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he required those members who were unlisted to make a contribution to the church in order to show a continuing interest therein. They did contribute about an average of 30 cents each.
By the consent of all parties and every one else concerned, the election, as well as the entire litigation, was handled in an informal way both by the master and by the Judge of the Chancery Division. No evidence was presented but instead the master permitted a full debate at the meeting, from which he reached his conclusions. Neither the appellants nor the respondent, having consented to this procedure, can now challenge the master's findings of fact.
None of the members of the church had been informed in advance that on this occasion the plaintiffs would insist upon the eligibility rule contrary to the established custom of the church. The members who were not on the list of those qualified to vote, were not given an opportunity to demonstrate that they had actually paid their dues; they were not told how much they were in arrears so that they could pay up.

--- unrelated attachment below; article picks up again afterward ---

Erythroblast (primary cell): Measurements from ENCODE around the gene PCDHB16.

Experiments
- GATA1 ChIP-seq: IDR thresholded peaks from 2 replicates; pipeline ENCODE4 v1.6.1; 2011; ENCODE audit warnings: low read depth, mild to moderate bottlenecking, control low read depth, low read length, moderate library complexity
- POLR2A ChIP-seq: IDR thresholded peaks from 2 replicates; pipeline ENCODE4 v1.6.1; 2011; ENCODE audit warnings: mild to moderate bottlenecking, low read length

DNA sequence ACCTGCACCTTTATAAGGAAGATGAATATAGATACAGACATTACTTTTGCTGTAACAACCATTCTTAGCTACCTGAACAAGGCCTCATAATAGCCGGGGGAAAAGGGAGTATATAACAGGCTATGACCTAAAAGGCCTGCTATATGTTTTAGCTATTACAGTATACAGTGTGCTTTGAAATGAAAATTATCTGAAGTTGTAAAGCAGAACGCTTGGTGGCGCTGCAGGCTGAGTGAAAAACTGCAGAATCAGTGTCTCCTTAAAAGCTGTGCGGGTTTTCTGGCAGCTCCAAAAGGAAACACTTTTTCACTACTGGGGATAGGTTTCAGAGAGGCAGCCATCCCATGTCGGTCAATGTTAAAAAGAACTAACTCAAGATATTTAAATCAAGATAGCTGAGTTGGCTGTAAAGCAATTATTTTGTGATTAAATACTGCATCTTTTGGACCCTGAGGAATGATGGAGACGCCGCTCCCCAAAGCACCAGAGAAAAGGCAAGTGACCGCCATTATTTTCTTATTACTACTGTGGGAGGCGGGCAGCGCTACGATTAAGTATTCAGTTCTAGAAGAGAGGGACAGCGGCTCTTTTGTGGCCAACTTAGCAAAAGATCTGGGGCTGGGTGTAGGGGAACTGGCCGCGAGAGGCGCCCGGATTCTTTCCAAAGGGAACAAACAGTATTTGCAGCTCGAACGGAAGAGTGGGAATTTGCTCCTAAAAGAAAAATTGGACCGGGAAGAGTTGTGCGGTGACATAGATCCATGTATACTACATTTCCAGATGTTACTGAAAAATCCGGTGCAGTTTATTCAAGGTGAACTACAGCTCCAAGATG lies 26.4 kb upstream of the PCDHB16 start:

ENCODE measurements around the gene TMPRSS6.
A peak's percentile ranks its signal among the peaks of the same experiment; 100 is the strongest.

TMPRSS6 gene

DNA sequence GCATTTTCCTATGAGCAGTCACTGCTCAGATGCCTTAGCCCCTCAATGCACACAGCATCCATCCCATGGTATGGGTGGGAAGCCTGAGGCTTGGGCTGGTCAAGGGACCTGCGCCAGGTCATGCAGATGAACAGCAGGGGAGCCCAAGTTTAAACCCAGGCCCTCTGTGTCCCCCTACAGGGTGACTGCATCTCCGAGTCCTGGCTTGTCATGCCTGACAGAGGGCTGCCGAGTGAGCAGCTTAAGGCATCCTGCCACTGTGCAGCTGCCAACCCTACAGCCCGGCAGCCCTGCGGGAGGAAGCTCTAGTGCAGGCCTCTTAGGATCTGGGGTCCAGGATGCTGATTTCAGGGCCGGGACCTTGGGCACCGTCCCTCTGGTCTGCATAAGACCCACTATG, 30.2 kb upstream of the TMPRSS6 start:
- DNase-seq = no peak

By a consent order in the cause, the defendant pastor was enjoined pendente lite from occupying the pulpit or taking part in the affairs of the church. This operated to give the deacons' faction control of the funds that were contributed in the ordinary way during the litigation. The financial secretary is one of the plaintiffs. It is not surprising to find that of the members on the financially eligible list, nearly 90 per cent. voted for the incumbent deacons, while none of the members who were not on the list voted for them. Most of the group that supported the pastor obviously were unwilling to entrust their contribution to the opponents of the pastor, and so withheld their contributions until the litigation should be determined, or else entrusted the money to the pastor himself. This course of conduct put them more than three months in arrears at the time of the election, so that they are among the members whose names did not appear on the eligible list. We agree with the master that it would have been inequitable to confine the election to the minority of the members whose names were on the list.
The judgment will be affirmed.